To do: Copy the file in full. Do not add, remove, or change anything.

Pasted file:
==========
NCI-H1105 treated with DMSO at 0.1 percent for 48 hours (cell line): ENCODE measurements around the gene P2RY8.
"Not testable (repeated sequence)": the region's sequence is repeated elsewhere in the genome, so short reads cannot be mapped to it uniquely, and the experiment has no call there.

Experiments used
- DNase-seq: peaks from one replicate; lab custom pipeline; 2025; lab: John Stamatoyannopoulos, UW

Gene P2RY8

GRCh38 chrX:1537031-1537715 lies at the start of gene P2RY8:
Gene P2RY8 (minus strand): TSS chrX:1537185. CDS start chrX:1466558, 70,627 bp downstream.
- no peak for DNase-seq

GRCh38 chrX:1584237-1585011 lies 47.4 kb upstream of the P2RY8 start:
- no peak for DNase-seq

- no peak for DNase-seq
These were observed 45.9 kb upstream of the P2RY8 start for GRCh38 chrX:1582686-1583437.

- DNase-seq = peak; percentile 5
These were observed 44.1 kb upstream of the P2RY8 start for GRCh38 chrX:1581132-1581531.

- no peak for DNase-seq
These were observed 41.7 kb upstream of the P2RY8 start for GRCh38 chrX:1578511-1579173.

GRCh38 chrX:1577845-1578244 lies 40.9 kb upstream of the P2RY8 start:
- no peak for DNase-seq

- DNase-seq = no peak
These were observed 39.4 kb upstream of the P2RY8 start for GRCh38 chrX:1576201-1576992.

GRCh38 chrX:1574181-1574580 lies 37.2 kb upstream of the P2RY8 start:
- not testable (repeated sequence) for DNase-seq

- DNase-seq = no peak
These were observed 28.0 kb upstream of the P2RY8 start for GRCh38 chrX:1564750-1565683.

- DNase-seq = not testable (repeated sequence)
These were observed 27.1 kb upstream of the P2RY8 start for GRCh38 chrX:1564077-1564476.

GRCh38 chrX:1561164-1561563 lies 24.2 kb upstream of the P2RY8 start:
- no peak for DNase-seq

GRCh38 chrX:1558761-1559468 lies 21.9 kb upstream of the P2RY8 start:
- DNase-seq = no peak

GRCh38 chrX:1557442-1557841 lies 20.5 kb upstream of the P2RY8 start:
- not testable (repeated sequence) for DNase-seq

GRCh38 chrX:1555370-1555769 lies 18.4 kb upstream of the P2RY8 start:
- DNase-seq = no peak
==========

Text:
NCI-H1105 treated with DMSO at 0.1 percent for 48 hours (cell line): ENCODE measurements around the gene P2RY8.
"Not testable (repeated sequence)": the region's sequence is repeated elsewhere in the genome, so short reads cannot be mapped to it uniquely, and the experiment has no call there.

Experiments used
- DNase-seq: peaks from one replicate; lab custom pipeline; 2025; lab: John Stamatoyannopoulos, UW

Gene P2RY8

GRCh38 chrX:1537031-1537715 lies at the start of gene P2RY8:
Gene P2RY8 (minus strand): TSS chrX:1537185. CDS start chrX:1466558, 70,627 bp downstream.
- no peak for DNase-seq

GRCh38 chrX:1584237-1585011 lies 47.4 kb upstream of the P2RY8 start:
- no peak for DNase-seq

- no peak for DNase-seq
These were observed 45.9 kb upstream of the P2RY8 start for GRCh38 chrX:1582686-1583437.

- DNase-seq = peak; percentile 5
These were observed 44.1 kb upstream of the P2RY8 start for GRCh38 chrX:1581132-1581531.

- no peak for DNase-seq
These were observed 41.7 kb upstream of the P2RY8 start for GRCh38 chrX:1578511-1579173.

GRCh38 chrX:1577845-1578244 lies 40.9 kb upstream of the P2RY8 start:
- no peak for DNase-seq

- DNase-seq = no peak
These were observed 39.4 kb upstream of the P2RY8 start for GRCh38 chrX:1576201-1576992.

GRCh38 chrX:1574181-1574580 lies 37.2 kb upstream of the P2RY8 start:
- not testable (repeated sequence) for DNase-seq

- DNase-seq = no peak
These were observed 28.0 kb upstream of the P2RY8 start for GRCh38 chrX:1564750-1565683.

- DNase-seq = not testable (repeated sequence)
These were observed 27.1 kb upstream of the P2RY8 start for GRCh38 chrX:1564077-1564476.

GRCh38 chrX:1561164-1561563 lies 24.2 kb upstream of the P2RY8 start:
- no peak for DNase-seq

GRCh38 chrX:1558761-1559468 lies 21.9 kb upstream of the P2RY8 start:
- DNase-seq = no peak

GRCh38 chrX:1557442-1557841 lies 20.5 kb upstream of the P2RY8 start:
- not testable (repeated sequence) for DNase-seq

GRCh38 chrX:1555370-1555769 lies 18.4 kb upstream of the P2RY8 start:
- DNase-seq = no peak